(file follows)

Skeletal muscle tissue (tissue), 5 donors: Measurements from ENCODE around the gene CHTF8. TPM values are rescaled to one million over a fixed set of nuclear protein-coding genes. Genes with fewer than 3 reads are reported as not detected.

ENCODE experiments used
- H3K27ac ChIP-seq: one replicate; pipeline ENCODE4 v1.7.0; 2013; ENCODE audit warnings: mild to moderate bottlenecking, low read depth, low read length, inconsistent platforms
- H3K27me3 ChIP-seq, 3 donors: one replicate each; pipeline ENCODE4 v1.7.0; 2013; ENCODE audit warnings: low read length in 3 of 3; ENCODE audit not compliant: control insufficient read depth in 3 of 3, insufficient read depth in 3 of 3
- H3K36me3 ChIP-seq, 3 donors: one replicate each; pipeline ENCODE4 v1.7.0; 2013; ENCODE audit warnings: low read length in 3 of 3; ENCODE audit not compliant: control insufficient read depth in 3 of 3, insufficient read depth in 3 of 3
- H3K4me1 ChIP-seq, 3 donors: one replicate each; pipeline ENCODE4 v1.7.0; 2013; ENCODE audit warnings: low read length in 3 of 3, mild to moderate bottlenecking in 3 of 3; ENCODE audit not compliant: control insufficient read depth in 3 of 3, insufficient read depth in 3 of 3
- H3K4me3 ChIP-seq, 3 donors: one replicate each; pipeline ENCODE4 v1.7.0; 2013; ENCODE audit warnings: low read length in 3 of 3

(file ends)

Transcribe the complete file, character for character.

Skeletal muscle tissue (tissue), 5 donors: Measurements from ENCODE around the gene CHTF8. TPM values are rescaled to one million over a fixed set of nuclear protein-coding genes. Genes with fewer than 3 reads are reported as not detected.

ENCODE experiments used
- H3K27ac ChIP-seq: one replicate; pipeline ENCODE4 v1.7.0; 2013; ENCODE audit warnings: mild to moderate bottlenecking, low read depth, low read length, inconsistent platforms
- H3K27me3 ChIP-seq, 3 donors: one replicate each; pipeline ENCODE4 v1.7.0; 2013; ENCODE audit warnings: low read length in 3 of 3; ENCODE audit not compliant: control insufficient read depth in 3 of 3, insufficient read depth in 3 of 3
- H3K36me3 ChIP-seq, 3 donors: one replicate each; pipeline ENCODE4 v1.7.0; 2013; ENCODE audit warnings: low read length in 3 of 3; ENCODE audit not compliant: control insufficient read depth in 3 of 3, insufficient read depth in 3 of 3
- H3K4me1 ChIP-seq, 3 donors: one replicate each; pipeline ENCODE4 v1.7.0; 2013; ENCODE audit warnings: low read length in 3 of 3, mild to moderate bottlenecking in 3 of 3; ENCODE audit not compliant: control insufficient read depth in 3 of 3, insufficient read depth in 3 of 3
- H3K4me3 ChIP-seq, 3 donors: one replicate each; pipeline ENCODE4 v1.7.0; 2013; ENCODE audit warnings: low read length in 3 of 3